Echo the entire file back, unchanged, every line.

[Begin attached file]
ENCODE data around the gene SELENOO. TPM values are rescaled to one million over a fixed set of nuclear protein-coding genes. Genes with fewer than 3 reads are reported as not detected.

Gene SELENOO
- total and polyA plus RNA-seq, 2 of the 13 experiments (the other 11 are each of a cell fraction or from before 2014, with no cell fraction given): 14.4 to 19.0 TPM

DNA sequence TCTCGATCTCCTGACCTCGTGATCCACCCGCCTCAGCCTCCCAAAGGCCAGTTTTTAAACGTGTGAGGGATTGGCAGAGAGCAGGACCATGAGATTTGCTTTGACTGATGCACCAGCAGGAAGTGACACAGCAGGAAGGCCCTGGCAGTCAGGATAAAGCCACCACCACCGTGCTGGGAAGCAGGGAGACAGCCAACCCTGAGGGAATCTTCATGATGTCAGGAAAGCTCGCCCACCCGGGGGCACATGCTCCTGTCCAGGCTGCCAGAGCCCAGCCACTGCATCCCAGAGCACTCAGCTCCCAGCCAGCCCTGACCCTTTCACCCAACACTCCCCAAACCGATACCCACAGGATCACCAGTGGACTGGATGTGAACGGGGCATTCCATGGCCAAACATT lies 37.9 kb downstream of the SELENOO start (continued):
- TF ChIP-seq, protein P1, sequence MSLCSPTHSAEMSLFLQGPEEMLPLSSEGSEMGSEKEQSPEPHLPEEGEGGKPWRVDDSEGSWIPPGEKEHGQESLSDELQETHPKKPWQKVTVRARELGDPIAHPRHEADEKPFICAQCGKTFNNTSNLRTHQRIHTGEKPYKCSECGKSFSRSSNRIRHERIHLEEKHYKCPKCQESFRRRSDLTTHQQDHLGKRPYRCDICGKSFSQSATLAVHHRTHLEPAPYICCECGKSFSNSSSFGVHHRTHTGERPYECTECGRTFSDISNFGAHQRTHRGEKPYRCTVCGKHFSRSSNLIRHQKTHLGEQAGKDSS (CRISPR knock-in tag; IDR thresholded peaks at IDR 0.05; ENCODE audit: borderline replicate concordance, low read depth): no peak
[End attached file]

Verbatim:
ENCODE data around the gene SELENOO. TPM values are rescaled to one million over a fixed set of nuclear protein-coding genes. Genes with fewer than 3 reads are reported as not detected.

Gene SELENOO
- total and polyA plus RNA-seq, 2 of the 13 experiments (the other 11 are each of a cell fraction or from before 2014, with no cell fraction given): 14.4 to 19.0 TPM

DNA sequence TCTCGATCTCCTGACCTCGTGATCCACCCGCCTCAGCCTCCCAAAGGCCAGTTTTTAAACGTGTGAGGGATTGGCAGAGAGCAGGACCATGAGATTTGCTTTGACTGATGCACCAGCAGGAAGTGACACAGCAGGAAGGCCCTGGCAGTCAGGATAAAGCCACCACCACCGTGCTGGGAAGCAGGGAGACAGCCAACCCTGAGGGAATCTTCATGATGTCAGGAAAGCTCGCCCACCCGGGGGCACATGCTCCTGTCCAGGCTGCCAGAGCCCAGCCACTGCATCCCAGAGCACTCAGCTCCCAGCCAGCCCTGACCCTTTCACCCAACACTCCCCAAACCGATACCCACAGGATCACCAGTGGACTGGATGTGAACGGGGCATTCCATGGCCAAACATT lies 37.9 kb downstream of the SELENOO start (continued):
- TF ChIP-seq, protein P1, sequence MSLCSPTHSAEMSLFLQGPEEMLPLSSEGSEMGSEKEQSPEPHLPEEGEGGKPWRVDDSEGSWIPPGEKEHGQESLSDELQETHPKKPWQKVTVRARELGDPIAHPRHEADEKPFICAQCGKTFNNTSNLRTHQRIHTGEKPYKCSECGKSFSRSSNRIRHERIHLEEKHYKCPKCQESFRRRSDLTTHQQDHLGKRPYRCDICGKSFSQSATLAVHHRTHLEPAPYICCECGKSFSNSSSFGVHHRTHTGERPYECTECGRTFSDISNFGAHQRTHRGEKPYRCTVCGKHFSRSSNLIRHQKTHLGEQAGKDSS (CRISPR knock-in tag; IDR thresholded peaks at IDR 0.05; ENCODE audit: borderline replicate concordance, low read depth): no peak